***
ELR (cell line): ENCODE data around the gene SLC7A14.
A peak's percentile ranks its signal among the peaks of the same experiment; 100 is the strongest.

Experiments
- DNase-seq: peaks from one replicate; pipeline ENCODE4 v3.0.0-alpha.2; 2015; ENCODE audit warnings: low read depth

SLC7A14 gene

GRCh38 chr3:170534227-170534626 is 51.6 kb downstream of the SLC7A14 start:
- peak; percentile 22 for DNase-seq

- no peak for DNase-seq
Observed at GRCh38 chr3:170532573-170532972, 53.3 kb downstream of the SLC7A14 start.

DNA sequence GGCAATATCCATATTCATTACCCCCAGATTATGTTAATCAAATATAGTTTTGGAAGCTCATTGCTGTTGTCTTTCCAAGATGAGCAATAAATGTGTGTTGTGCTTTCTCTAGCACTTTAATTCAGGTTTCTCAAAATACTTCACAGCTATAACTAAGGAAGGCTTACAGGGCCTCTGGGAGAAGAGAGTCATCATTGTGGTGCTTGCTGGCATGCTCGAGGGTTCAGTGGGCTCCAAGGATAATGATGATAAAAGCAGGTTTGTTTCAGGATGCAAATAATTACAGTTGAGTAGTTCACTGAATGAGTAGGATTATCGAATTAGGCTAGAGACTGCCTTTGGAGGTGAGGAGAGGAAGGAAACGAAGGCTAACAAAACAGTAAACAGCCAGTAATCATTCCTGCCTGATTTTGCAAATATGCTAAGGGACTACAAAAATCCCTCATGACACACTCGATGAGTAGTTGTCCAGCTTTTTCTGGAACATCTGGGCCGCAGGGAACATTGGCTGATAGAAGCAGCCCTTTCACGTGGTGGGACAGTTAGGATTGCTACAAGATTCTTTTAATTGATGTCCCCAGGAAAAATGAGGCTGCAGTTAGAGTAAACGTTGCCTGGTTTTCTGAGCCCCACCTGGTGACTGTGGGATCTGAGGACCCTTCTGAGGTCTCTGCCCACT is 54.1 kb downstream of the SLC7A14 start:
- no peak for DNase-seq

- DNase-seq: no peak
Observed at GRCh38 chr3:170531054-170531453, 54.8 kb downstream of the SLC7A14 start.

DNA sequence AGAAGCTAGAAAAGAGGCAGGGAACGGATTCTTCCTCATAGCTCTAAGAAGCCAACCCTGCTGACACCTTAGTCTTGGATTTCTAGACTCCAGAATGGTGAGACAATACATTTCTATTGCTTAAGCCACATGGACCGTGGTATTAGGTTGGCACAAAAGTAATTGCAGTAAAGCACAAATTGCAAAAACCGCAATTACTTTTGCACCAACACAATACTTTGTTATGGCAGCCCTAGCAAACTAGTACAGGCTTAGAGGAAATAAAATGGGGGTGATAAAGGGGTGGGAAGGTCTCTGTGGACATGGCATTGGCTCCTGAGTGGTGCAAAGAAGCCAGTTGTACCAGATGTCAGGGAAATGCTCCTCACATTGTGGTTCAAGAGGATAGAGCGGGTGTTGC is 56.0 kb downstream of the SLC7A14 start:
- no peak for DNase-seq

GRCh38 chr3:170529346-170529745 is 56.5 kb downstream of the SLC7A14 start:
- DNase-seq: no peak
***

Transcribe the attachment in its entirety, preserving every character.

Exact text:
ELR (cell line): ENCODE data around the gene SLC7A14.
A peak's percentile ranks its signal among the peaks of the same experiment; 100 is the strongest.

Experiments
- DNase-seq: peaks from one replicate; pipeline ENCODE4 v3.0.0-alpha.2; 2015; ENCODE audit warnings: low read depth

SLC7A14 gene

GRCh38 chr3:170534227-170534626 is 51.6 kb downstream of the SLC7A14 start:
- peak; percentile 22 for DNase-seq

- no peak for DNase-seq
Observed at GRCh38 chr3:170532573-170532972, 53.3 kb downstream of the SLC7A14 start.

DNA sequence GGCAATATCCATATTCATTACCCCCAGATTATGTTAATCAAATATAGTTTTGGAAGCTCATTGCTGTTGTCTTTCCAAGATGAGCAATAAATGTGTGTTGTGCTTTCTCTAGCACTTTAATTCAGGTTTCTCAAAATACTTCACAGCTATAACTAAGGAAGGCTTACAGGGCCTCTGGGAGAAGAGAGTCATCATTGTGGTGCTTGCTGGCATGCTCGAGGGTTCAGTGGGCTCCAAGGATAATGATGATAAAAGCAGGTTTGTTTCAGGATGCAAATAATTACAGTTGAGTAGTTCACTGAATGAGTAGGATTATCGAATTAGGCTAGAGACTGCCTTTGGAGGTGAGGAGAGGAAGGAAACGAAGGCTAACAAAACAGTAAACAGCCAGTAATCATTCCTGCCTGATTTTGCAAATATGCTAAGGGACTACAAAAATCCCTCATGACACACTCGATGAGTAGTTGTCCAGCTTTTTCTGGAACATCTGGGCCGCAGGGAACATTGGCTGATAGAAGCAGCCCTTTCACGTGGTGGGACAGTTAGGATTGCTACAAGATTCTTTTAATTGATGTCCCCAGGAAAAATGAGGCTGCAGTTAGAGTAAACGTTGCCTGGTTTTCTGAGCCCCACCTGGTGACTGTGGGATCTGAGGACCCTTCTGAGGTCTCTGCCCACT is 54.1 kb downstream of the SLC7A14 start:
- no peak for DNase-seq

- DNase-seq: no peak
Observed at GRCh38 chr3:170531054-170531453, 54.8 kb downstream of the SLC7A14 start.

DNA sequence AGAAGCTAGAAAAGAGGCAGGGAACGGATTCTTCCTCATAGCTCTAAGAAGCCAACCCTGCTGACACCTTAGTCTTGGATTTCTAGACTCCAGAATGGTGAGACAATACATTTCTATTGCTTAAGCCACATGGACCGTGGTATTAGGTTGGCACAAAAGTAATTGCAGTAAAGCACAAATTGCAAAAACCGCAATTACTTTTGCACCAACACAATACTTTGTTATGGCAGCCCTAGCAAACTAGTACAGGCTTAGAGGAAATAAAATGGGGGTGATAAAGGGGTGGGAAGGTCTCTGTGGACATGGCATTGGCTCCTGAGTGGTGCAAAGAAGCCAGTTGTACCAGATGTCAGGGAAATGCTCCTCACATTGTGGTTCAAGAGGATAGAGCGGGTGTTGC is 56.0 kb downstream of the SLC7A14 start:
- no peak for DNase-seq

GRCh38 chr3:170529346-170529745 is 56.5 kb downstream of the SLC7A14 start:
- DNase-seq: no peak